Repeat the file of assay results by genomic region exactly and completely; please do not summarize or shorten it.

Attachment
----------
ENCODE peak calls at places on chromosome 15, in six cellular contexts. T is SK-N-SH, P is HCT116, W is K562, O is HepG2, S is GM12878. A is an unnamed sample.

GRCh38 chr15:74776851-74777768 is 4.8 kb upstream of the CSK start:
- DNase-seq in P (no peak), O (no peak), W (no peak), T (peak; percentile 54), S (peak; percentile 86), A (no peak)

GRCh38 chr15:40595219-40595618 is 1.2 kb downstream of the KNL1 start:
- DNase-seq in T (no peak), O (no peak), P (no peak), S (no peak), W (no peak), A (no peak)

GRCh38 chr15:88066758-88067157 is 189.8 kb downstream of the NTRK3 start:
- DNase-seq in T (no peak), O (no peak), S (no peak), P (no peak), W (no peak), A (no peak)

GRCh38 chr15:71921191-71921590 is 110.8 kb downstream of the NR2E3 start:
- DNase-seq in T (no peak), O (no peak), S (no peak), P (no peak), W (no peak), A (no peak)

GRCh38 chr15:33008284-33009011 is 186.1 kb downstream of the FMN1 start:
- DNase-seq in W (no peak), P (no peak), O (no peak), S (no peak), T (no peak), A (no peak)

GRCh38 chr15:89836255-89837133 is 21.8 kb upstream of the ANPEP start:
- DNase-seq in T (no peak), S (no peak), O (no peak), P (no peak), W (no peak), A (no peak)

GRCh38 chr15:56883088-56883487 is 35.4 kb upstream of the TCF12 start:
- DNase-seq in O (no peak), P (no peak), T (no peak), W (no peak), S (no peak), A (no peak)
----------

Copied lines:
ENCODE peak calls at places on chromosome 15, in six cellular contexts. T is SK-N-SH, P is HCT116, W is K562, O is HepG2, S is GM12878. A is an unnamed sample.

GRCh38 chr15:74776851-74777768 is 4.8 kb upstream of the CSK start:
- DNase-seq in P (no peak), O (no peak), W (no peak), T (peak; percentile 54), S (peak; percentile 86), A (no peak)

GRCh38 chr15:40595219-40595618 is 1.2 kb downstream of the KNL1 start:
- DNase-seq in T (no peak), O (no peak), P (no peak), S (no peak), W (no peak), A (no peak)

GRCh38 chr15:88066758-88067157 is 189.8 kb downstream of the NTRK3 start:
- DNase-seq in T (no peak), O (no peak), S (no peak), P (no peak), W (no peak), A (no peak)

GRCh38 chr15:71921191-71921590 is 110.8 kb downstream of the NR2E3 start:
- DNase-seq in T (no peak), O (no peak), S (no peak), P (no peak), W (no peak), A (no peak)

GRCh38 chr15:33008284-33009011 is 186.1 kb downstream of the FMN1 start:
- DNase-seq in W (no peak), P (no peak), O (no peak), S (no peak), T (no peak), A (no peak)

GRCh38 chr15:89836255-89837133 is 21.8 kb upstream of the ANPEP start:
- DNase-seq in T (no peak), S (no peak), O (no peak), P (no peak), W (no peak), A (no peak)

GRCh38 chr15:56883088-56883487 is 35.4 kb upstream of the TCF12 start:
- DNase-seq in O (no peak), P (no peak), T (no peak), W (no peak), S (no peak), A (no peak)